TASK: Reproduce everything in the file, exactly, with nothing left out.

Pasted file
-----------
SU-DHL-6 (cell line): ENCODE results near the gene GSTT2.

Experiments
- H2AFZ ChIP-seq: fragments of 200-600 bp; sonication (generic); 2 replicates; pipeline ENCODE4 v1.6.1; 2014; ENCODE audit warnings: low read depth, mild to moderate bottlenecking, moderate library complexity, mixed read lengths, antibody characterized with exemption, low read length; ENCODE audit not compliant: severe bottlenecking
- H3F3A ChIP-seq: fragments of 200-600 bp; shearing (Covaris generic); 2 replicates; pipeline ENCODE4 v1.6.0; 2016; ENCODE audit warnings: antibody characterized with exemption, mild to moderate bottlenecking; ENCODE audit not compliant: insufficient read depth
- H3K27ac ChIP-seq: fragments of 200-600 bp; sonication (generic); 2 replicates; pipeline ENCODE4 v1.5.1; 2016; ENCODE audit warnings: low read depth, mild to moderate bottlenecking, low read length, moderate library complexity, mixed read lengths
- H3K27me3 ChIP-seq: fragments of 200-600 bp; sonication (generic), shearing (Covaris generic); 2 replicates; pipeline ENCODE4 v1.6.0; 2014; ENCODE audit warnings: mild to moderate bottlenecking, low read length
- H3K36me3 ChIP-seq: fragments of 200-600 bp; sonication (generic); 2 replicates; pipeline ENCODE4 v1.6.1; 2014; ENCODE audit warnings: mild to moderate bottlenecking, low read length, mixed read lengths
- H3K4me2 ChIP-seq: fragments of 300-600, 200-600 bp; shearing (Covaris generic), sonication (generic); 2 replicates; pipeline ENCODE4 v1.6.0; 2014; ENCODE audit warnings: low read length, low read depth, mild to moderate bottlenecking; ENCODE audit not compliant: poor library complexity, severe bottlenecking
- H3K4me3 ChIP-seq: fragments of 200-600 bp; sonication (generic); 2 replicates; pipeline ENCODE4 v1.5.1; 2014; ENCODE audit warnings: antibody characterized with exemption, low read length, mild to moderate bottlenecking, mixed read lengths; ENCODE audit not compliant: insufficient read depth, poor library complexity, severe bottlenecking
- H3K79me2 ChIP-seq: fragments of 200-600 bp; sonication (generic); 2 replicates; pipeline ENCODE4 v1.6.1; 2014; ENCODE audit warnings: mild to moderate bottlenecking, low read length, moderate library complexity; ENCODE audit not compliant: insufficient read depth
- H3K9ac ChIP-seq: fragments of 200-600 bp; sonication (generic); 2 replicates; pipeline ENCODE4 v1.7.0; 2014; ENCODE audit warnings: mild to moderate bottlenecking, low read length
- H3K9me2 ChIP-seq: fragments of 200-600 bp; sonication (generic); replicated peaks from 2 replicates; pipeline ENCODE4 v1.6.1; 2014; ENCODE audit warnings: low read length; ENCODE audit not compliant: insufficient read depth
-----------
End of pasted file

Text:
SU-DHL-6 (cell line): ENCODE results near the gene GSTT2.

Experiments
- H2AFZ ChIP-seq: fragments of 200-600 bp; sonication (generic); 2 replicates; pipeline ENCODE4 v1.6.1; 2014; ENCODE audit warnings: low read depth, mild to moderate bottlenecking, moderate library complexity, mixed read lengths, antibody characterized with exemption, low read length; ENCODE audit not compliant: severe bottlenecking
- H3F3A ChIP-seq: fragments of 200-600 bp; shearing (Covaris generic); 2 replicates; pipeline ENCODE4 v1.6.0; 2016; ENCODE audit warnings: antibody characterized with exemption, mild to moderate bottlenecking; ENCODE audit not compliant: insufficient read depth
- H3K27ac ChIP-seq: fragments of 200-600 bp; sonication (generic); 2 replicates; pipeline ENCODE4 v1.5.1; 2016; ENCODE audit warnings: low read depth, mild to moderate bottlenecking, low read length, moderate library complexity, mixed read lengths
- H3K27me3 ChIP-seq: fragments of 200-600 bp; sonication (generic), shearing (Covaris generic); 2 replicates; pipeline ENCODE4 v1.6.0; 2014; ENCODE audit warnings: mild to moderate bottlenecking, low read length
- H3K36me3 ChIP-seq: fragments of 200-600 bp; sonication (generic); 2 replicates; pipeline ENCODE4 v1.6.1; 2014; ENCODE audit warnings: mild to moderate bottlenecking, low read length, mixed read lengths
- H3K4me2 ChIP-seq: fragments of 300-600, 200-600 bp; shearing (Covaris generic), sonication (generic); 2 replicates; pipeline ENCODE4 v1.6.0; 2014; ENCODE audit warnings: low read length, low read depth, mild to moderate bottlenecking; ENCODE audit not compliant: poor library complexity, severe bottlenecking
- H3K4me3 ChIP-seq: fragments of 200-600 bp; sonication (generic); 2 replicates; pipeline ENCODE4 v1.5.1; 2014; ENCODE audit warnings: antibody characterized with exemption, low read length, mild to moderate bottlenecking, mixed read lengths; ENCODE audit not compliant: insufficient read depth, poor library complexity, severe bottlenecking
- H3K79me2 ChIP-seq: fragments of 200-600 bp; sonication (generic); 2 replicates; pipeline ENCODE4 v1.6.1; 2014; ENCODE audit warnings: mild to moderate bottlenecking, low read length, moderate library complexity; ENCODE audit not compliant: insufficient read depth
- H3K9ac ChIP-seq: fragments of 200-600 bp; sonication (generic); 2 replicates; pipeline ENCODE4 v1.7.0; 2014; ENCODE audit warnings: mild to moderate bottlenecking, low read length
- H3K9me2 ChIP-seq: fragments of 200-600 bp; sonication (generic); replicated peaks from 2 replicates; pipeline ENCODE4 v1.6.1; 2014; ENCODE audit warnings: low read length; ENCODE audit not compliant: insufficient read depth